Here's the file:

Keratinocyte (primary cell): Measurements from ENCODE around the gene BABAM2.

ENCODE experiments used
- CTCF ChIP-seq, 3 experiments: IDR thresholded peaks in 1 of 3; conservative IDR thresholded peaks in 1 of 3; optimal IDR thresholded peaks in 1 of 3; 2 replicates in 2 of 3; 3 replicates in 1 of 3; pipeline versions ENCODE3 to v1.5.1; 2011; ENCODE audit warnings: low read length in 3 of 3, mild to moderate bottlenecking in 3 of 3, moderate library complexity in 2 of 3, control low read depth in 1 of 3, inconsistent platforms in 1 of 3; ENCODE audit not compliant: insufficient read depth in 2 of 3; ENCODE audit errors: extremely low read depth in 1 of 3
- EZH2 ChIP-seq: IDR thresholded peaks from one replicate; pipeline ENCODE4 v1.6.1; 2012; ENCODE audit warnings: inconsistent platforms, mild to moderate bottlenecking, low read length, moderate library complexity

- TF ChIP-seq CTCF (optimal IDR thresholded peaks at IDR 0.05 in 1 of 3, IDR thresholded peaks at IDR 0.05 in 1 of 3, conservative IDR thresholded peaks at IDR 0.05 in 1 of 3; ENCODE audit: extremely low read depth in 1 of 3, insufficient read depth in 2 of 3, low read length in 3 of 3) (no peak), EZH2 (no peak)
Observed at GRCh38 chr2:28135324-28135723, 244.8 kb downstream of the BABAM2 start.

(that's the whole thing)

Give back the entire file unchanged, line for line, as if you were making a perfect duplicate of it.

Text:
Keratinocyte (primary cell): Measurements from ENCODE around the gene BABAM2.

ENCODE experiments used
- CTCF ChIP-seq, 3 experiments: IDR thresholded peaks in 1 of 3; conservative IDR thresholded peaks in 1 of 3; optimal IDR thresholded peaks in 1 of 3; 2 replicates in 2 of 3; 3 replicates in 1 of 3; pipeline versions ENCODE3 to v1.5.1; 2011; ENCODE audit warnings: low read length in 3 of 3, mild to moderate bottlenecking in 3 of 3, moderate library complexity in 2 of 3, control low read depth in 1 of 3, inconsistent platforms in 1 of 3; ENCODE audit not compliant: insufficient read depth in 2 of 3; ENCODE audit errors: extremely low read depth in 1 of 3
- EZH2 ChIP-seq: IDR thresholded peaks from one replicate; pipeline ENCODE4 v1.6.1; 2012; ENCODE audit warnings: inconsistent platforms, mild to moderate bottlenecking, low read length, moderate library complexity

- TF ChIP-seq CTCF (optimal IDR thresholded peaks at IDR 0.05 in 1 of 3, IDR thresholded peaks at IDR 0.05 in 1 of 3, conservative IDR thresholded peaks at IDR 0.05 in 1 of 3; ENCODE audit: extremely low read depth in 1 of 3, insufficient read depth in 2 of 3, low read length in 3 of 3) (no peak), EZH2 (no peak)
Observed at GRCh38 chr2:28135324-28135723, 244.8 kb downstream of the BABAM2 start.